filed under: automobile, climate change, energy, energy efficiency, faculty, global warming
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3 Comments

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  1. Jim
    Nov 16, 2009

    There have been some greener technologies out there for a while, such as hybrid cars and efficient heat pumps, etc. Only a small percentage of the population have been purchasing the greener items, mainly due to cost. There simply have not been enough people buying the products to product the economies of scale to bring down the price. Also, the technologies might just plainly be more expensive even with the same economies of scale. Most people will not spend 20%+ more for the same product, even if it saves them some on fuel, electricity, etc. Then you have to consider that many people are simply apathetic to downright hostile towards global warming. These people believe they have a “right” to purchase the most polluting vehicles and appliances (I know some of these people), or they simply don’t care. I just don’t think it’s going to happen on the needed scale without a sharp nudge in that direction.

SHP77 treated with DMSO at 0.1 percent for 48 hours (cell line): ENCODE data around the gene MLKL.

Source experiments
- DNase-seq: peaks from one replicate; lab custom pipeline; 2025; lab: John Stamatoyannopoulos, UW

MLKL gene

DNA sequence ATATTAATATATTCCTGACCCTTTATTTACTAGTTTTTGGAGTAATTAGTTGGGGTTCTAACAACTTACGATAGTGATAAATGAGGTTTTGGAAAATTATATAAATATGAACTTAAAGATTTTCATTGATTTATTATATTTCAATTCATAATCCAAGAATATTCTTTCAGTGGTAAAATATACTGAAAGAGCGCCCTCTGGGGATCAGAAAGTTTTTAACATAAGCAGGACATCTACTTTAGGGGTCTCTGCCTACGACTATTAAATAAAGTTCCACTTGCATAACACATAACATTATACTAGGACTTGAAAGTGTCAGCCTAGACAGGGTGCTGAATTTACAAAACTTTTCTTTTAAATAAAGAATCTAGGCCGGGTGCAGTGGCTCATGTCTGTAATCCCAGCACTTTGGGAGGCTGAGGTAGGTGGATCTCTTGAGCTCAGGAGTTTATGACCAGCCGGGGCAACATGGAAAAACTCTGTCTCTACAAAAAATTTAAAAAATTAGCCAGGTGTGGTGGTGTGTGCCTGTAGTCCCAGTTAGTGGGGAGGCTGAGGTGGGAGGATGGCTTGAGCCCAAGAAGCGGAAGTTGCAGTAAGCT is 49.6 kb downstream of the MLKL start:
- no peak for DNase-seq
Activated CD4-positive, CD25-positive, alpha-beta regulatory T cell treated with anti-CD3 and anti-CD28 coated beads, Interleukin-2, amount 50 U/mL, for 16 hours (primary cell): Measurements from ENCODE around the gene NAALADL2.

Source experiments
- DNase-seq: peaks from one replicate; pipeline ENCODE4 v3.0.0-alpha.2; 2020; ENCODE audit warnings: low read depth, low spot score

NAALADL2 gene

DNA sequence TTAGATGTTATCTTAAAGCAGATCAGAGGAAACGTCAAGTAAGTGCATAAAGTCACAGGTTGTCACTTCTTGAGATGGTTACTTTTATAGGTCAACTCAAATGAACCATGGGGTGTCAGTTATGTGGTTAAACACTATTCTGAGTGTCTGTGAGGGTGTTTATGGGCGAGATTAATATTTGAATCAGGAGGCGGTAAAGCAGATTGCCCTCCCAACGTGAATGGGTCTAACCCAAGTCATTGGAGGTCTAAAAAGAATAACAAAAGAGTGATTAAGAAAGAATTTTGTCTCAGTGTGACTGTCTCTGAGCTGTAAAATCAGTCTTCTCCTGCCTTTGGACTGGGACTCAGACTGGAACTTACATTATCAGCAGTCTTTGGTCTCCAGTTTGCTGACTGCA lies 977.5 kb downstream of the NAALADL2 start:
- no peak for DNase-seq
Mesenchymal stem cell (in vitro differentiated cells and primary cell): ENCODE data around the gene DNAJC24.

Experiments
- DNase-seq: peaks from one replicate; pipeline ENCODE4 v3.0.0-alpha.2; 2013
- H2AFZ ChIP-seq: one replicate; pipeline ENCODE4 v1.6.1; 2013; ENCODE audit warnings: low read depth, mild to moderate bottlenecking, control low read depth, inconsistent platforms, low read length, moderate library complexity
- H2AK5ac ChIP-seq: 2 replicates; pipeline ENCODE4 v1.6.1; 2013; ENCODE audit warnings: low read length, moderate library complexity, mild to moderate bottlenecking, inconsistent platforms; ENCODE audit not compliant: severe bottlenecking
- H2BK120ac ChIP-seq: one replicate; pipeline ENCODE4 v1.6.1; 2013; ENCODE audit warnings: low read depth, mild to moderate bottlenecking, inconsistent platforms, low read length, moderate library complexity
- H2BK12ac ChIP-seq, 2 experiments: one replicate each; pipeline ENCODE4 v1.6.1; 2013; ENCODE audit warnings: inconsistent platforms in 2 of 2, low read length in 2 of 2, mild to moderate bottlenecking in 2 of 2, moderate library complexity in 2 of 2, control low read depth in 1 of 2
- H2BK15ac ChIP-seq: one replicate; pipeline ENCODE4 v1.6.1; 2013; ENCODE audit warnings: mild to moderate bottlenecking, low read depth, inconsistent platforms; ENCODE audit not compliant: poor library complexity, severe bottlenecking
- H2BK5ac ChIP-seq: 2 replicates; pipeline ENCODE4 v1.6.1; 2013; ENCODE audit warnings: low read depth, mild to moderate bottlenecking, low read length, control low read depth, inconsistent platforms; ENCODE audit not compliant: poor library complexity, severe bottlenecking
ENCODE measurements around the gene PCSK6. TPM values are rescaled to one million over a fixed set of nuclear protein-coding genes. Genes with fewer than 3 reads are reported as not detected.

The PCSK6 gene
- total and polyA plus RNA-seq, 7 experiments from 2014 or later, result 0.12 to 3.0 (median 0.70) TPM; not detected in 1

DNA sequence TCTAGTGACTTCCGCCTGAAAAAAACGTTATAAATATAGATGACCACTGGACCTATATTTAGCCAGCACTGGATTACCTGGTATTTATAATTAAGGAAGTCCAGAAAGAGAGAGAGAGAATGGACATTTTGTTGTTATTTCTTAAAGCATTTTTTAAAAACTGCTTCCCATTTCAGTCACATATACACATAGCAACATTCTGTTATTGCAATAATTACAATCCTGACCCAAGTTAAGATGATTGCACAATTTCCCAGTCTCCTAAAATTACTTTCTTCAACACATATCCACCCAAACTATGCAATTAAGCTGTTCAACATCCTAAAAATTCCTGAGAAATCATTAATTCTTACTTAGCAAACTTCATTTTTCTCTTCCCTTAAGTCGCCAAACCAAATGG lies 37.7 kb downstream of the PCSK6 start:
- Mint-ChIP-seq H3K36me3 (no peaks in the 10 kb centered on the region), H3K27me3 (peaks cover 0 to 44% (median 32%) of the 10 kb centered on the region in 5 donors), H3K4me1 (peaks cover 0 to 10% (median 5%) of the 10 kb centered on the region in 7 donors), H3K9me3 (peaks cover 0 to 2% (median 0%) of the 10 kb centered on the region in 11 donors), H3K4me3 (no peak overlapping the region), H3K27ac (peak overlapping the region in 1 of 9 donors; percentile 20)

2. Jon Kuniholm
    Nov 12, 2009

    I share a bit of skepticism about all of this. While Dr. Lovins left us some DVDs, the info on the RMI and 10xE websites is a little skimpy, and when you actually talk to even environmentally conscious contractors about repeating these successes, they seem to be unwilling to consider trying to take steps like eliminating HVAC, which are central to Dr. Lovins message. I’m renovating a house right now, and need to make some of these decisions in the next couple of months. Is there anyone local to Durham interested in trying to put together a case study? If we can make it all make sense, I’ll do it, but it has to work… Jon Kuniholm

  3. Mahmoud Kabalan
    Nov 10, 2009

    Clean and renewable energy will definitely be used in the future since fossil fuels are limited. The only question that remains is when. The argument that free market would alone make us reach that point faster is unreasonable. Government regulations and incentives are needed to push energy efficiency and renewable energy until these technologies are cost-competitive with old fossil fuel energies.